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    Sep 14, 2010 3:03 PM GMT
    because both genders are equal but one gender is more equal than the other.

    you can put up photography of naked women on deviantart or the like and it's 'art' but if you put up a photo of a naked man it's deleted immediately and termed 'pornography'

    our culture sees women as sex objects and men as ugly pigs, so it makes a double standard. there were/are cultures that see men as sex objects. i think, when enforcement/creation of the rules are governed by ppl influenced by these cultural views, that it can never be truly equal because we are all biased. it's only ppl that have a different bias that can see it or care that it's all backwards and hypocritical.
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    Sep 14, 2010 3:13 PM GMT
    I was a little puzzled too ... I didn't even know that women reporters were allowed into men's locker rooms. The report I read didn't mention specifically what kinds of things the players were saying or doing to her ... I'd just be curious to hear exactly what was said or done. Also, was this the first time something like this has happened with this particular team? Or the first time someone publicized it or reported it?
  • Razzmaniac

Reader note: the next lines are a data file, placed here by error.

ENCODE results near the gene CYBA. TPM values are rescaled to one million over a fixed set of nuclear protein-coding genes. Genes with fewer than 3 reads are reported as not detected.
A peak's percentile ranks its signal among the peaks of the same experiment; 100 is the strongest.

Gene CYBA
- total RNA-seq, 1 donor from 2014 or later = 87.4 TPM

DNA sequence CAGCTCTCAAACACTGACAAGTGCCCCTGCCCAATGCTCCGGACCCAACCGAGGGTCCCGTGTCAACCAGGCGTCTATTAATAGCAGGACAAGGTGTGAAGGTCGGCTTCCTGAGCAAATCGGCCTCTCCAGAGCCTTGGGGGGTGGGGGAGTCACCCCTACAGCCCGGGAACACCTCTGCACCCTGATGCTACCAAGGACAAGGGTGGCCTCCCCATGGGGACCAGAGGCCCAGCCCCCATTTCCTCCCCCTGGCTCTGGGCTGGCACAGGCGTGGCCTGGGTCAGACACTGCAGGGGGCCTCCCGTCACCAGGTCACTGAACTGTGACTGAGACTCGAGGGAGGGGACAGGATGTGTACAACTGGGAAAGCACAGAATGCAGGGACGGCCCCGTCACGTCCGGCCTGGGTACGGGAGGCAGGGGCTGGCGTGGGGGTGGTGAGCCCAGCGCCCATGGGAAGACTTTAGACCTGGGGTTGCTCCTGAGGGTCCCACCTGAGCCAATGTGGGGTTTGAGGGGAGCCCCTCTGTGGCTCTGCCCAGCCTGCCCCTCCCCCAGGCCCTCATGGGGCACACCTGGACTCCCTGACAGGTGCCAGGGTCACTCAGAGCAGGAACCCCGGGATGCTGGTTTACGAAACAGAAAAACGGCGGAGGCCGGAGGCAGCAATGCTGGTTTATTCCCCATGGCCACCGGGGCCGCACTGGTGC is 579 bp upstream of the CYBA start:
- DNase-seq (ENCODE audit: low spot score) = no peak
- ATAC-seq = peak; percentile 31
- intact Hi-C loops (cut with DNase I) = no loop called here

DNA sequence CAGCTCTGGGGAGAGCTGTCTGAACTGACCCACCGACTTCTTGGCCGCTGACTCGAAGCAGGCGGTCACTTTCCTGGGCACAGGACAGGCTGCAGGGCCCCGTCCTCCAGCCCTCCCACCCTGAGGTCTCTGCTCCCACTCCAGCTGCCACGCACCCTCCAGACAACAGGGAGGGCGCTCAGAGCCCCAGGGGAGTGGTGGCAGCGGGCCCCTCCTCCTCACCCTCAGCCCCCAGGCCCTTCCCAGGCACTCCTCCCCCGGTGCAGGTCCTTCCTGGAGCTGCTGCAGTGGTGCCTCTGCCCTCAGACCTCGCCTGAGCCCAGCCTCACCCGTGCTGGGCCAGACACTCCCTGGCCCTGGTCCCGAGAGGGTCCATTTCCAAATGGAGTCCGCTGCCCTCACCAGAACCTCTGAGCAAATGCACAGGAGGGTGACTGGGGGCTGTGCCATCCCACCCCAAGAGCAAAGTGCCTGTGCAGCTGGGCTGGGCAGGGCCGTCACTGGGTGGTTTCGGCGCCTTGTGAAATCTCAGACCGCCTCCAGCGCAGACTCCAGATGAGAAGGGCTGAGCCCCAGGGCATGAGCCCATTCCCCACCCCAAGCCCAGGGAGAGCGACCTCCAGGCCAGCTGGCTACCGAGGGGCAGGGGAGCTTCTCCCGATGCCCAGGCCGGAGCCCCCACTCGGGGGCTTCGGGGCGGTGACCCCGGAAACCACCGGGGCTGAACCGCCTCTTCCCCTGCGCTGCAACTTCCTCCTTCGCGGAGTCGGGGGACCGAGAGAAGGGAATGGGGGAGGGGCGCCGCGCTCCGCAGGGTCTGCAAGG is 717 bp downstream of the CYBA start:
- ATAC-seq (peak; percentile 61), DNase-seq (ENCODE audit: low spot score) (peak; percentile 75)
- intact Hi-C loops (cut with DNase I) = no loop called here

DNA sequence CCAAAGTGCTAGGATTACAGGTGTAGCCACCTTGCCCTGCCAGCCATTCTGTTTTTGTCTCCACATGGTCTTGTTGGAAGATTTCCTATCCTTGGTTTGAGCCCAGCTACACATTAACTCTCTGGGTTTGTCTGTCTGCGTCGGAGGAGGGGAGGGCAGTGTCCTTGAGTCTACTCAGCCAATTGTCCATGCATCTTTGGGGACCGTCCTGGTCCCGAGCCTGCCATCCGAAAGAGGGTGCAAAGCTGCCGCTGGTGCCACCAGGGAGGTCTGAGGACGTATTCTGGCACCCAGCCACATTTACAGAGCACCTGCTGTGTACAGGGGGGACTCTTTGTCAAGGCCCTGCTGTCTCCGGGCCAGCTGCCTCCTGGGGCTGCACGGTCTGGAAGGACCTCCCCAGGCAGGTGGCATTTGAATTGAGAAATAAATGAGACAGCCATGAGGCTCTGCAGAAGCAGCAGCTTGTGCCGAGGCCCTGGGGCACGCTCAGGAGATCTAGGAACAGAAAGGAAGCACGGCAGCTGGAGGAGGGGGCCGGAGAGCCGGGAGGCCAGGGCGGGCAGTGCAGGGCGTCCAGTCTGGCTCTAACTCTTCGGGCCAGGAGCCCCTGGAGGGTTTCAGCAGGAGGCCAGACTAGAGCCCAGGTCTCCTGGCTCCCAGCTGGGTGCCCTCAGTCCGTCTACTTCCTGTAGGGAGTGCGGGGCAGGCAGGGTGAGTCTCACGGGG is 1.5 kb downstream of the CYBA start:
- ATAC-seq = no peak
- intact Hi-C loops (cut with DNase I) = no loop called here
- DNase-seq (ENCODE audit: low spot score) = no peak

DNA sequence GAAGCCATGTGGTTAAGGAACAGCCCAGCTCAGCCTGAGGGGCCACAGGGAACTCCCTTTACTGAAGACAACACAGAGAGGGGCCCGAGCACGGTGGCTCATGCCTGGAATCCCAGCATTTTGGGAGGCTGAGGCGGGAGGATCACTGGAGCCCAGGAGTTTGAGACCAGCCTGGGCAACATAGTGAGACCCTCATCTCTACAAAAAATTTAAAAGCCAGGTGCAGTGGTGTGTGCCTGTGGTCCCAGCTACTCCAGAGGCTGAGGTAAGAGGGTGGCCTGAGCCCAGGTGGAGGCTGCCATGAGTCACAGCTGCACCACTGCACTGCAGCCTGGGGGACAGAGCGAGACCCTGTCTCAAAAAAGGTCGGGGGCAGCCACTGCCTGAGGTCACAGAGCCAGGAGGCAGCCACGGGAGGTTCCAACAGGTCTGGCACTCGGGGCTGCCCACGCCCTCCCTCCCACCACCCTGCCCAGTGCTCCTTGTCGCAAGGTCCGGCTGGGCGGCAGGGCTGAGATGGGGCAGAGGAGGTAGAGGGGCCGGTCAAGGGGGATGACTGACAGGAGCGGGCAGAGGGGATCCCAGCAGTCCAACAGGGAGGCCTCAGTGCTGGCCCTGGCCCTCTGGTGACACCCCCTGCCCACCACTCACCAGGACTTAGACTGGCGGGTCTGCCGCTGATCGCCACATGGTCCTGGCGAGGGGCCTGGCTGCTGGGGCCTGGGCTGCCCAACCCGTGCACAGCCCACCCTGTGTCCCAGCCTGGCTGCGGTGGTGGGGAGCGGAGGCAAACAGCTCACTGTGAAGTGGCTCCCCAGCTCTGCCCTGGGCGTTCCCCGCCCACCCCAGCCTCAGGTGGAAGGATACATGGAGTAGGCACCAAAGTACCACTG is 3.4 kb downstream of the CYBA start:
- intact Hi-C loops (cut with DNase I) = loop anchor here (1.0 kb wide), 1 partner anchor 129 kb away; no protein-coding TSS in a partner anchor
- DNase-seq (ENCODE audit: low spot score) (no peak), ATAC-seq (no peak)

Posts: 240

    Sep 15, 2010 6:39 PM GMT
    Art Deco: ya we are kinda prudish. Sexuality is made to be such an issue and a sensitive one at that. Love how Europe sees it more openly. We can even see that in their commercials.
  • dhinkansas

    Posts: 764

    Sep 15, 2010 7:25 PM GMT
    No reporter, regardless of gender, should be in a locker room after the game. That's for the coaches and players to change and decompress. I hate any reporter shoving a micophone in a player's face as soon as they get in the locker-room, asking "Why Chad, you struck out with the bases loaded to end the game. How are you feeling right now?"

    There's plenty of time after players change.

    The double standard can work both ways. You don't see Kirk Herbsteit in the US Lady Soccer Teams shower after a match.
  • Delivis

    Posts: 2332

    Sep 15, 2010 7:27 PM GMT
    Who cares? So long as it's fair - let in both or none.
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    Sep 15, 2010 7:46 PM GMT
    dhinkansas saidNo reporter, regardless of gender, should be in a locker room after the game. That's for the coaches and players to change and decompress. I hate any reporter shoving a micophone in a player's face as soon as they get in the locker-room, asking "Why Chad, you struck out with the bases loaded to end the game. How are you feeling right now?"